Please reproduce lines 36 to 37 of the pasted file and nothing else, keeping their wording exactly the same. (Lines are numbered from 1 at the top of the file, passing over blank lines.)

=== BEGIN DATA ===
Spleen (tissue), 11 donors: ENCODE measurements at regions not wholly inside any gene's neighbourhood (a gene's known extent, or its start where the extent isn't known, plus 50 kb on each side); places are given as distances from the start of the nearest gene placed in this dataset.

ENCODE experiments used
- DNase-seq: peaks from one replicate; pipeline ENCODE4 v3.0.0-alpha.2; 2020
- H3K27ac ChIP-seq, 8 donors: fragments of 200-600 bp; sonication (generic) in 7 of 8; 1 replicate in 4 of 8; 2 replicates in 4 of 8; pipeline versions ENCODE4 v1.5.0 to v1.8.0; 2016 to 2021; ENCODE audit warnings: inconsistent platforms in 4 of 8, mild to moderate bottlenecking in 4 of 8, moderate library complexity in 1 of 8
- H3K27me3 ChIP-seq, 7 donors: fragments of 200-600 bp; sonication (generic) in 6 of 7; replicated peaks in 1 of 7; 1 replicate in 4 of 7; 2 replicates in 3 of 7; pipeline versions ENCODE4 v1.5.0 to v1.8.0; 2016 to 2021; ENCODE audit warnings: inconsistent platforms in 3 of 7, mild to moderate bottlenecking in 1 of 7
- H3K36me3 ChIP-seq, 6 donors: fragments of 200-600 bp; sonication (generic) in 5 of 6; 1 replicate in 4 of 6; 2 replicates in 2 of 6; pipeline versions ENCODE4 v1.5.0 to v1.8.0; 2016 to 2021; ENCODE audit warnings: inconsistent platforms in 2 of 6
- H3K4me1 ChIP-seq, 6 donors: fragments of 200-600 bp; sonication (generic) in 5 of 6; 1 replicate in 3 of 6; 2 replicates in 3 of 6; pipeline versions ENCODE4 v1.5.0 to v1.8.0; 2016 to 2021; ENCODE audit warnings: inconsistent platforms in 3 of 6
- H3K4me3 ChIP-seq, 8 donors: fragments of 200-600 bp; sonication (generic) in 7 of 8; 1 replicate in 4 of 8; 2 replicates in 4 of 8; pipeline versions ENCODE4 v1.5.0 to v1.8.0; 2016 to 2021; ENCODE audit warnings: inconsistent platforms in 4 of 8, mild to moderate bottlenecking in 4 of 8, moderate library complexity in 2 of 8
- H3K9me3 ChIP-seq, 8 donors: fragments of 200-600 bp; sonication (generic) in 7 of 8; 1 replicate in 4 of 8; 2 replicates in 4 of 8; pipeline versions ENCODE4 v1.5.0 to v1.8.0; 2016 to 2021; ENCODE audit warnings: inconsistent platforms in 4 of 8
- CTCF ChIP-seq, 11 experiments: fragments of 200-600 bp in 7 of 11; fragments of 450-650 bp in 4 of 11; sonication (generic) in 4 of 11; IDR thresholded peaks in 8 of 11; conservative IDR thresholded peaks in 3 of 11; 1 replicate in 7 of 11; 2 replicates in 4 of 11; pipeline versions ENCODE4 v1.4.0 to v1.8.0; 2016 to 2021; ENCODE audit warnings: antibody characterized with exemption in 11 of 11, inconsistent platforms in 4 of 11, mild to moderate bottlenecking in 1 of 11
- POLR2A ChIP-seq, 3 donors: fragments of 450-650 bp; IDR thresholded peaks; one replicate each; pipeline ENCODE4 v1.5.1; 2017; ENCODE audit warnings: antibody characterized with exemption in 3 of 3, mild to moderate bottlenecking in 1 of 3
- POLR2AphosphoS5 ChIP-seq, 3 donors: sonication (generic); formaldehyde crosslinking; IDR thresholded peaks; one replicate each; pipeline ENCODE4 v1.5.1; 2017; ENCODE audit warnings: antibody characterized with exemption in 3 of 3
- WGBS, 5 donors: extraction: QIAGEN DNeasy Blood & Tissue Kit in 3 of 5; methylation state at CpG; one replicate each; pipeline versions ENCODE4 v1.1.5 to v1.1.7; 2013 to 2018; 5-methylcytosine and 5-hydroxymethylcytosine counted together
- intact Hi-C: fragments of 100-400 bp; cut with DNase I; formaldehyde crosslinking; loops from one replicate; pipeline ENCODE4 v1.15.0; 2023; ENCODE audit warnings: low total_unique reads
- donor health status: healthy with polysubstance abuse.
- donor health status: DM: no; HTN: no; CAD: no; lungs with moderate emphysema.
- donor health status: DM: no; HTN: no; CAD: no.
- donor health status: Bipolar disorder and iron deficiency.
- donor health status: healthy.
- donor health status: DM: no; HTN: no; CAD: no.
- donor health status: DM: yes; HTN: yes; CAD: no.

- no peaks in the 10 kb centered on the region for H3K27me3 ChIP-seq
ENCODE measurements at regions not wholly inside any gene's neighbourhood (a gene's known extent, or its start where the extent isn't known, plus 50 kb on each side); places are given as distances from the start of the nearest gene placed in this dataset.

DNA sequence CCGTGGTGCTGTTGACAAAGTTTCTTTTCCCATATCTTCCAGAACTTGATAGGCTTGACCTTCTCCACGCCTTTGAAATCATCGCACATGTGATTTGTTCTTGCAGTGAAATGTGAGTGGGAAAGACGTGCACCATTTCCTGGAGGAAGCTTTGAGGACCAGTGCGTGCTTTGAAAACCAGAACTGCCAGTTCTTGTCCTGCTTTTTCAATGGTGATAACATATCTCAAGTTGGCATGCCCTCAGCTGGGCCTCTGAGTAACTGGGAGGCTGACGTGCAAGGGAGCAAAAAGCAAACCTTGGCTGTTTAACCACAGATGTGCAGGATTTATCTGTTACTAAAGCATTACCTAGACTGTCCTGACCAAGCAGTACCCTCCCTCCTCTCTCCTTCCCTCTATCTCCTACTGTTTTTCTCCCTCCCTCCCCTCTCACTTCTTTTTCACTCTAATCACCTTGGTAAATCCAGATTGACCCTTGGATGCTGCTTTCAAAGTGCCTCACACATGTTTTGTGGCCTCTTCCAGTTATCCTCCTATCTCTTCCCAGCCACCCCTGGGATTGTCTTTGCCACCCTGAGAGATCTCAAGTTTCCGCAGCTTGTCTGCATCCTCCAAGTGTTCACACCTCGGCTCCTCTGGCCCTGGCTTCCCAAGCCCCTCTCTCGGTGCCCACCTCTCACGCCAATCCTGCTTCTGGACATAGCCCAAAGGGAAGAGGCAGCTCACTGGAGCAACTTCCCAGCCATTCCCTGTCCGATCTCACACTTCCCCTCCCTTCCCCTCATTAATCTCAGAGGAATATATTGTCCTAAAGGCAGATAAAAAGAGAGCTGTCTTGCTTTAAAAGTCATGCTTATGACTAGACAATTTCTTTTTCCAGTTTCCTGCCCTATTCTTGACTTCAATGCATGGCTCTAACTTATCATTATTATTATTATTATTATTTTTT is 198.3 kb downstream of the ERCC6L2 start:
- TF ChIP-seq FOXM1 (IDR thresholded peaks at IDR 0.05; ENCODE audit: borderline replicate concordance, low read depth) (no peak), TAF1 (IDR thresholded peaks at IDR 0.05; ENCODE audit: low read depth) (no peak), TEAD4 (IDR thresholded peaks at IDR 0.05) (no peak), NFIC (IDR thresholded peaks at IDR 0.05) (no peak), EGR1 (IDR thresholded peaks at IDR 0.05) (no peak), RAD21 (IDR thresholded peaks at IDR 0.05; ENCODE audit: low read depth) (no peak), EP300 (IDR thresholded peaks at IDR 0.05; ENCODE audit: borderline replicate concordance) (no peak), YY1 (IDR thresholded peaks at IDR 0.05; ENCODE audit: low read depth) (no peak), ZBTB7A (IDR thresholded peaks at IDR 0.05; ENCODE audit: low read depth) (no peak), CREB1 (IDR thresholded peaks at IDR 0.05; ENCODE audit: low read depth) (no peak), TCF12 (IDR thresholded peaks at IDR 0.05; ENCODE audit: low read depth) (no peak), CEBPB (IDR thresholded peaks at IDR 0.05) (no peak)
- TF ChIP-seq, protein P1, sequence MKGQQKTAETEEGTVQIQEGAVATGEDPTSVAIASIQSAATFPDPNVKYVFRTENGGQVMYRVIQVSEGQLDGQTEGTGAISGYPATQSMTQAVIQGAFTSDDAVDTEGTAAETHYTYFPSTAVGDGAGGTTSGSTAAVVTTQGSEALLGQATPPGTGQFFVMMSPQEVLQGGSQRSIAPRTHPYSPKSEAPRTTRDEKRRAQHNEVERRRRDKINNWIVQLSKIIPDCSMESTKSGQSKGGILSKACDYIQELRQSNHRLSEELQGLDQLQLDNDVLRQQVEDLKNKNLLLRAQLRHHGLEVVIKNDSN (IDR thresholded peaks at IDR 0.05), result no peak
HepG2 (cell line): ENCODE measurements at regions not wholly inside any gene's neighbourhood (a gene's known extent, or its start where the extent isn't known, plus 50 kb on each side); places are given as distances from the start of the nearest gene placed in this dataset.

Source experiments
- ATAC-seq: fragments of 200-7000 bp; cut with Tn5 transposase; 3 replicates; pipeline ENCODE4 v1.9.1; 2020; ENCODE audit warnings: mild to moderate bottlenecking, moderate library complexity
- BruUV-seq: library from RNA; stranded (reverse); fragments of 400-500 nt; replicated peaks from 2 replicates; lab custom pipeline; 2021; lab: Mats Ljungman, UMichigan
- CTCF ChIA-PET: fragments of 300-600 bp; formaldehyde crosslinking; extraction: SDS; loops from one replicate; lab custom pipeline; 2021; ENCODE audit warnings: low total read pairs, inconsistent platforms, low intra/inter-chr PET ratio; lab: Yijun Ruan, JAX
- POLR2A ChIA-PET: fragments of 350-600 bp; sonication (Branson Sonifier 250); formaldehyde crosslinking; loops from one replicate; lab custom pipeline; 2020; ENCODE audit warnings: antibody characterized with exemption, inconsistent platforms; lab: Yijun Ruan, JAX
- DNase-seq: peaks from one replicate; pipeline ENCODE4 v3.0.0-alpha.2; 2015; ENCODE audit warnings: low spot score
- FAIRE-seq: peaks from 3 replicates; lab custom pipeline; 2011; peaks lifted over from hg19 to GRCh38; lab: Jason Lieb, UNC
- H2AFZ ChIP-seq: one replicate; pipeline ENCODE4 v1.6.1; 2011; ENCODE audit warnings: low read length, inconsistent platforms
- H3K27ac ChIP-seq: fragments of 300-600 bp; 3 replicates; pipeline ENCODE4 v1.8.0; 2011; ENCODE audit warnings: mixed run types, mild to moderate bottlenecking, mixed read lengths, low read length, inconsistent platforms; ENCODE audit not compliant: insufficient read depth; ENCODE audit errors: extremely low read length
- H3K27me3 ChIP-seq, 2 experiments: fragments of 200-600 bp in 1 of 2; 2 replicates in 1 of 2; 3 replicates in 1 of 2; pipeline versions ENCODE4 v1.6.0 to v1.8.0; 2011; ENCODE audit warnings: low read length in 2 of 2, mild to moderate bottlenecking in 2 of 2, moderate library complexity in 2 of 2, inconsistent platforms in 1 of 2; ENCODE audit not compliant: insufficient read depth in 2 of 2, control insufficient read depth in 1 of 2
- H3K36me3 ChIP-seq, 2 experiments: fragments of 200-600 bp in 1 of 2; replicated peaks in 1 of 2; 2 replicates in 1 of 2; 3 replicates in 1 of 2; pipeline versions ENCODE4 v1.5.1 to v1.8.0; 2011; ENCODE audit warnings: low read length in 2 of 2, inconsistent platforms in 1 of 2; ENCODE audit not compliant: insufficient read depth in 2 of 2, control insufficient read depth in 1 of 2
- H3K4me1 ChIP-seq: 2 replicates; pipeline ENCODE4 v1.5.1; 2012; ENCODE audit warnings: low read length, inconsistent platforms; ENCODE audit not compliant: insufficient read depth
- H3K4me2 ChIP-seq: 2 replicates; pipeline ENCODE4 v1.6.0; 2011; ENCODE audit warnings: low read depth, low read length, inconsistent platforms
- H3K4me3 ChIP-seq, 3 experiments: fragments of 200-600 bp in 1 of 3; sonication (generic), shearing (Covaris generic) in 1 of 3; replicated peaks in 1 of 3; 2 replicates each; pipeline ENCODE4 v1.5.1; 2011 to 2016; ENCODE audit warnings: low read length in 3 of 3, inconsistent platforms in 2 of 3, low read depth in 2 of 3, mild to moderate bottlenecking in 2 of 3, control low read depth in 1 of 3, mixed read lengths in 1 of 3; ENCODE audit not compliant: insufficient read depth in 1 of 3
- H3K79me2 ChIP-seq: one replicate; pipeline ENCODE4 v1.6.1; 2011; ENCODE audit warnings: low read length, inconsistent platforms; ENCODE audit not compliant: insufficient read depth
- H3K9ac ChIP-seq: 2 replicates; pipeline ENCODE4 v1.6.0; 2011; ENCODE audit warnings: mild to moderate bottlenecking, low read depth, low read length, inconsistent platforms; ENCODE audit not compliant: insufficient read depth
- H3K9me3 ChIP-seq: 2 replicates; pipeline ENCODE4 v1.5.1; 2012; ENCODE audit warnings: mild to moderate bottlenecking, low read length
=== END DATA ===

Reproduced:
- H3K27ac ChIP-seq: fragments of 300-600 bp; 3 replicates; pipeline ENCODE4 v1.8.0; 2011; ENCODE audit warnings: mixed run types, mild to moderate bottlenecking, mixed read lengths, low read length, inconsistent platforms; ENCODE audit not compliant: insufficient read depth; ENCODE audit errors: extremely low read length
- H3K27me3 ChIP-seq, 2 experiments: fragments of 200-600 bp in 1 of 2; 2 replicates in 1 of 2; 3 replicates in 1 of 2; pipeline versions ENCODE4 v1.6.0 to v1.8.0; 2011; ENCODE audit warnings: low read length in 2 of 2, mild to moderate bottlenecking in 2 of 2, moderate library complexity in 2 of 2, inconsistent platforms in 1 of 2; ENCODE audit not compliant: insufficient read depth in 2 of 2, control insufficient read depth in 1 of 2